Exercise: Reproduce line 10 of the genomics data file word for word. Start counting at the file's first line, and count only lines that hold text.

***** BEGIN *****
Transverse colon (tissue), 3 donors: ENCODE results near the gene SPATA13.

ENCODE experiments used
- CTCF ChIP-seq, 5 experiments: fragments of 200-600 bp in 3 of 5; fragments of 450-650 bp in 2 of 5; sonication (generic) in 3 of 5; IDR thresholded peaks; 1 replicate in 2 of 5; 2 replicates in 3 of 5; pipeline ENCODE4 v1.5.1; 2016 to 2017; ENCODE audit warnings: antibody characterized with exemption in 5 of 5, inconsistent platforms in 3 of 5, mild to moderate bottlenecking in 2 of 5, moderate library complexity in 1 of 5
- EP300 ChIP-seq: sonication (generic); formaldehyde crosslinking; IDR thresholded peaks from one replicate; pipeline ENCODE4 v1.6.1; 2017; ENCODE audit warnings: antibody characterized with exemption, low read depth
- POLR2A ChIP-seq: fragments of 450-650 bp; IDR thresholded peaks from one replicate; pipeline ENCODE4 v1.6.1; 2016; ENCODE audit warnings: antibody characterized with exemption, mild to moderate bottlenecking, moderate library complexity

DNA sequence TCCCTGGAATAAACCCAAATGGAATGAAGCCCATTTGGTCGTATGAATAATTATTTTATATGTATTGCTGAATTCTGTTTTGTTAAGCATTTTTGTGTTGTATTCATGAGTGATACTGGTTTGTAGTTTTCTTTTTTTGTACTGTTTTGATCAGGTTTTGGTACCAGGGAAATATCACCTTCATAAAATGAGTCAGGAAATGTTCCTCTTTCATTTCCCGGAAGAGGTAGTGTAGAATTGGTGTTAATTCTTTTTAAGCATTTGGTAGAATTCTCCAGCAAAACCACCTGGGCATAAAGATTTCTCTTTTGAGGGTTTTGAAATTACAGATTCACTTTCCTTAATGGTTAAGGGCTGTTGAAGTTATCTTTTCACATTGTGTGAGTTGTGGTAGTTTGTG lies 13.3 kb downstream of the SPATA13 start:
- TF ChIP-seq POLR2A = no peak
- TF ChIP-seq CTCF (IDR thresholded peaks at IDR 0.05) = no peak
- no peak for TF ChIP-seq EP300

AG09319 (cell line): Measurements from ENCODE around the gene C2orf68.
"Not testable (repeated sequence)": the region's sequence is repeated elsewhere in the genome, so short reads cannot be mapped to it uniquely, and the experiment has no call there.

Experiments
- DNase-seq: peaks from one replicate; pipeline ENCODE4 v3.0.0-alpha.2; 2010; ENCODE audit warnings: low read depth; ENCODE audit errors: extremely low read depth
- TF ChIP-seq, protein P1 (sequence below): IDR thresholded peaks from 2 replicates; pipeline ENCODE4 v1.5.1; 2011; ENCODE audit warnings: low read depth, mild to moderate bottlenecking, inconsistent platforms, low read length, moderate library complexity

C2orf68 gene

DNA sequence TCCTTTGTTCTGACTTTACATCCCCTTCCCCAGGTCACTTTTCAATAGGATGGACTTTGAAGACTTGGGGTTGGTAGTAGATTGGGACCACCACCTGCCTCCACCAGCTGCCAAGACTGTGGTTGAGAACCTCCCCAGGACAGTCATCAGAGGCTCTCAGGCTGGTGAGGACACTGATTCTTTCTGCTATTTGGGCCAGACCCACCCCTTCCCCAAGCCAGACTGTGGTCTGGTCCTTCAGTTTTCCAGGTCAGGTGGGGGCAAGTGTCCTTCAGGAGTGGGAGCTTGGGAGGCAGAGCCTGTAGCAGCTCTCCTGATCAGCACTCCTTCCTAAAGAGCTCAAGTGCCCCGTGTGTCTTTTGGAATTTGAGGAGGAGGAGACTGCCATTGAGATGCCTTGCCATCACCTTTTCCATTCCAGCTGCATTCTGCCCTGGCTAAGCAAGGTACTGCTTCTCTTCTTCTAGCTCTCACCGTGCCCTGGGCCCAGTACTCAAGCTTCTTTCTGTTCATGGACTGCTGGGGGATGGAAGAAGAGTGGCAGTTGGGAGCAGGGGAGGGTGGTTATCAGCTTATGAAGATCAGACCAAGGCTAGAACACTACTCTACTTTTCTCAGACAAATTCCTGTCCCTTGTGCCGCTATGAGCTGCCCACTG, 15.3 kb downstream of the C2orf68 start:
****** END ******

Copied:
AG09319 (cell line): Measurements from ENCODE around the gene C2orf68.